Herbs to Know: The Sleepy Walnut Tree and Chicory

Become healthier with these plants

| March/April 1999


The Sleep Walnut Tree
Walnuts are produced by the American black walnut tree (Juglans nigra) and the English walnut tree (Juglans regia). Herbalists use the leaves and the fleshy hulls that enclose the walnut shells rather than the nuts themselves. In traditional herbal practice, the leaves and hulls have been used as a tonic, an ­antifungal preparation, and an astringent in treating diarrhea. Recent scientific studies have reported that the leaf extracts have strong antiviral activity against a canker-sore-­inducing virus, a protective effect on the vascular system, and an inhibitory effect on certain tumors.

Now researchers at the Laboratory of Pharmacognosy and Phytotherapy in the Faculty of Pharmacy, Clermont-Ferrand, France, have studied the sedative effects of an English walnut leaf extract. Juglone, a compound present in all parts of the tree but concentrated in the leaves, is known by many gardeners; it retards the growth of certain plants. Ever try to grow a garden under a walnut tree? The juglone makes it difficult.

Compared with diazepam (Valium), chloroform extracts of juglone produced similar sedation in mice. Activity decreased markedly in 68 percent of subjects after receiving the juglone extract. Researchers also found that the extract produced a significant increase in sleep duration. Juglone’s newly discovered sedative activity will be the subject of future research.(1)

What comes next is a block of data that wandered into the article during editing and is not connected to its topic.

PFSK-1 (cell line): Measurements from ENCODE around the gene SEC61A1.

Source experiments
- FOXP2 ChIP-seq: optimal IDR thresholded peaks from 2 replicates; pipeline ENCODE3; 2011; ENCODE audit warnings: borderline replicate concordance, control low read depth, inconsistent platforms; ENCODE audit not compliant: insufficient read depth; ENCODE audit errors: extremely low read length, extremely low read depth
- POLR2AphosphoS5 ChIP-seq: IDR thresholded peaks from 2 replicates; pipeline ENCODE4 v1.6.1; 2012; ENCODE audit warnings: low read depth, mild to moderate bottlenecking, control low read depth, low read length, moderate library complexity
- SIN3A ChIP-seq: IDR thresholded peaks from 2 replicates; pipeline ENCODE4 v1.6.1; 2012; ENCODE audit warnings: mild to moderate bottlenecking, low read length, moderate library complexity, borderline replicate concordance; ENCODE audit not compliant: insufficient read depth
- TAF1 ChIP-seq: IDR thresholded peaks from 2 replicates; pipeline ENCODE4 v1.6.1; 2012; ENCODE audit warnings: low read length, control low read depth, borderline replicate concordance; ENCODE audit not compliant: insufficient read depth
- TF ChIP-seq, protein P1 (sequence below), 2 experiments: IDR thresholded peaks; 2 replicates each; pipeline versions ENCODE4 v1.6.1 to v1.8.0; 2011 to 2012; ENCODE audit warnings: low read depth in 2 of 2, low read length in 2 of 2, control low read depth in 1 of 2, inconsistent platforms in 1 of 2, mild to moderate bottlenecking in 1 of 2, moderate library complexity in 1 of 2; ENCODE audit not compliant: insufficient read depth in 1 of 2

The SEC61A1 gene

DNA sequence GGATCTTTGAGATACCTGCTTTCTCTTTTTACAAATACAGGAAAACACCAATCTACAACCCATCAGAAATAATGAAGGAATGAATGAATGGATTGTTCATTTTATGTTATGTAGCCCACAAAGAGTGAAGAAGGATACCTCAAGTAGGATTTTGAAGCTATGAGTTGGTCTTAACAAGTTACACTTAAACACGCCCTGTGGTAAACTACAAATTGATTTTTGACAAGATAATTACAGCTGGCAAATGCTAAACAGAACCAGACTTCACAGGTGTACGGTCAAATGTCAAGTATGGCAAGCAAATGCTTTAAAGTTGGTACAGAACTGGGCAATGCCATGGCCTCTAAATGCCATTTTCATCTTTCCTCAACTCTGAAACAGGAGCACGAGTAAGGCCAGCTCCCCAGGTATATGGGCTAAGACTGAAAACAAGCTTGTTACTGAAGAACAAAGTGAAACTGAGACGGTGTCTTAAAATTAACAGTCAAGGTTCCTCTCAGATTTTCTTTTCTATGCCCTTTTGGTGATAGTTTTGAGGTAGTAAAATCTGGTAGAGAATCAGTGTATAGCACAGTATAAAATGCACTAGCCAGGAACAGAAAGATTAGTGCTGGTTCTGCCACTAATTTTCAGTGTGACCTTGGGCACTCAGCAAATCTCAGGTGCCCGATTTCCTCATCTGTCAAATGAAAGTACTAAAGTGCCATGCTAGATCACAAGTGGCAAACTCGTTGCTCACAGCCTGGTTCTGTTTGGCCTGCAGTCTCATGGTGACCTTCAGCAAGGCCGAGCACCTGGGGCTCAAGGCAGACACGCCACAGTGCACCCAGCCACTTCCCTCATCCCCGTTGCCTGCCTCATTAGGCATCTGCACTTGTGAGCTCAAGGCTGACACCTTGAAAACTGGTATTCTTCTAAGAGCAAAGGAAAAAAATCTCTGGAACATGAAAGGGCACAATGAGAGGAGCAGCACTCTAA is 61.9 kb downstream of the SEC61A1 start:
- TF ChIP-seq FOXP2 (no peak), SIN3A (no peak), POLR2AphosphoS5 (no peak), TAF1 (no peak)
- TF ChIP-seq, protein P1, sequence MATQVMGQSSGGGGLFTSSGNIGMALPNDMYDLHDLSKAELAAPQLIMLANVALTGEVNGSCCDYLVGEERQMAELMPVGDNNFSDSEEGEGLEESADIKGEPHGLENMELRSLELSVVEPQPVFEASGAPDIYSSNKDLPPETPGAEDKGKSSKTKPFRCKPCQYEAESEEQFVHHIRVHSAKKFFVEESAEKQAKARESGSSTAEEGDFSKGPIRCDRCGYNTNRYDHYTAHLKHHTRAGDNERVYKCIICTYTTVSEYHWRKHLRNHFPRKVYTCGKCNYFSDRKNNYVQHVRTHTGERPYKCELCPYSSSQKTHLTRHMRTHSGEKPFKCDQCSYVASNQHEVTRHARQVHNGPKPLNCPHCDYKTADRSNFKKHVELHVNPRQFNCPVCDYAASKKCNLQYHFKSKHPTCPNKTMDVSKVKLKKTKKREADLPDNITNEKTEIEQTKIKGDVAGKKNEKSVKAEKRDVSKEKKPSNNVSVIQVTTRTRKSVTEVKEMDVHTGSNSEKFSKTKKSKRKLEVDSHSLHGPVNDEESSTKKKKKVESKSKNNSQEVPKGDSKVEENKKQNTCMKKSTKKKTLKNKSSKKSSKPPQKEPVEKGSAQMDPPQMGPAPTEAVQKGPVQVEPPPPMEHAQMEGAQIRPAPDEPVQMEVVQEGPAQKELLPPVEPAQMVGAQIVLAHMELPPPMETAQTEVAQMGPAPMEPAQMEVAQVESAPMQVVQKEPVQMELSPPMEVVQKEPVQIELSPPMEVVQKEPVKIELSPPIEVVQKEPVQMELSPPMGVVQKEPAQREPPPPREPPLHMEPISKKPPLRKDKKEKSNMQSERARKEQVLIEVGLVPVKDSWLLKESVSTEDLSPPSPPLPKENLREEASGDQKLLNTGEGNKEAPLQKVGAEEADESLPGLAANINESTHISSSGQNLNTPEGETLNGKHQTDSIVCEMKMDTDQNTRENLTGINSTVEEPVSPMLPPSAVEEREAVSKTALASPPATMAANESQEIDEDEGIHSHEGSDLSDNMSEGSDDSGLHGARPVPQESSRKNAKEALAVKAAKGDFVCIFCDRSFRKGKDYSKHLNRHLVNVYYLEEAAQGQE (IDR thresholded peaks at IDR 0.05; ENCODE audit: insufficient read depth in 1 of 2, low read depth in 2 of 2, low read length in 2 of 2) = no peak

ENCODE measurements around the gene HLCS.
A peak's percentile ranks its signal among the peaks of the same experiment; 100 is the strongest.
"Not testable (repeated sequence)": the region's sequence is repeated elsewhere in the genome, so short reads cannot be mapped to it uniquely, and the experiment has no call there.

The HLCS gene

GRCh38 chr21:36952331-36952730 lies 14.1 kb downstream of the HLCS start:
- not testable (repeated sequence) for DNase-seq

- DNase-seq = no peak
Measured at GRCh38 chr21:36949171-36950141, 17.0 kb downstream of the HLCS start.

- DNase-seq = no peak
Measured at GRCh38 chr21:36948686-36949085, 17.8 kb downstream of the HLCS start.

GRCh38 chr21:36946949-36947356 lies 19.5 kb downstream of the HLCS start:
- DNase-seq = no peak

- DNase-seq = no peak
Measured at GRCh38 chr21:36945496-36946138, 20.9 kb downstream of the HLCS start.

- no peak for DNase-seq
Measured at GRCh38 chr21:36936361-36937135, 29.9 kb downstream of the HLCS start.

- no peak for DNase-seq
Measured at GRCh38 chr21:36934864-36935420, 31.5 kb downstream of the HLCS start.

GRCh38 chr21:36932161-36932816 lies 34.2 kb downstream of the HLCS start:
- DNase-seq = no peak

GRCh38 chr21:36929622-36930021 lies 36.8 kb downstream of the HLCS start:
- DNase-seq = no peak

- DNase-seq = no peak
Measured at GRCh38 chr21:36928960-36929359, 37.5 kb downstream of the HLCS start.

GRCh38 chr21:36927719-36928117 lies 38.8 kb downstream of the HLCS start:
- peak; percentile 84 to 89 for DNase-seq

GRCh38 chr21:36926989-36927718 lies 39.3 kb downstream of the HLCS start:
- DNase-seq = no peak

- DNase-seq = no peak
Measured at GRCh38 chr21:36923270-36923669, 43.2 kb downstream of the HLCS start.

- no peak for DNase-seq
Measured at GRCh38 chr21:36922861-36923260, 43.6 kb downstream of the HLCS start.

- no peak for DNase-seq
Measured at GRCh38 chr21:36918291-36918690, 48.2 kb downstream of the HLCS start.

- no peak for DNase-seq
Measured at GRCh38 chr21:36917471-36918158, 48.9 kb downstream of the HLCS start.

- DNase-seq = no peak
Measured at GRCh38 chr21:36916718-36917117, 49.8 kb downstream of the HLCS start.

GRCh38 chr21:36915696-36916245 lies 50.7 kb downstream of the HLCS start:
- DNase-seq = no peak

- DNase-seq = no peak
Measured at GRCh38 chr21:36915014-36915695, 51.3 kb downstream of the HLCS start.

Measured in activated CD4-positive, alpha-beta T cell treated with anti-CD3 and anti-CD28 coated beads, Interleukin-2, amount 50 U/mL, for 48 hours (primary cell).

Chicory's Liver-Protective Activity Confirmed
One person’s weed is another person’s herb. More often ­maligned than appreciated in America, common chicory (Cichorium intybus) is a perennial with a deep spiraling taproot that resembles the root of dandelions. Like those of dandelions, chicory’s young leaves and roots are sometimes eaten as vegetables. The roasted root is a well-known coffee adulterant or flavor enhancer.



Chicory root has traditionally been used to aid digestion, for its diuretic and slight laxative effects, and for liver disorders. A tea of the root is believed to stimulate bile secretion and ease upset stomach. In Pakistan, the root has been used as a folk medicine for liver disease. Researchers isolated a phenolic compound, esculetin, from the roots and in tests with mice confirmed its ability to protect the liver. A water extract of the root inhibits oxidative degradation of DNA in liver tissue.

Researchers in India have recently confirmed chicory root’s liver-protecting ability. Using rats and a standard liver-toxicity test, they found that an extract from tissue-cultured root tips protected the liver better than extracts from the dried root.(2)



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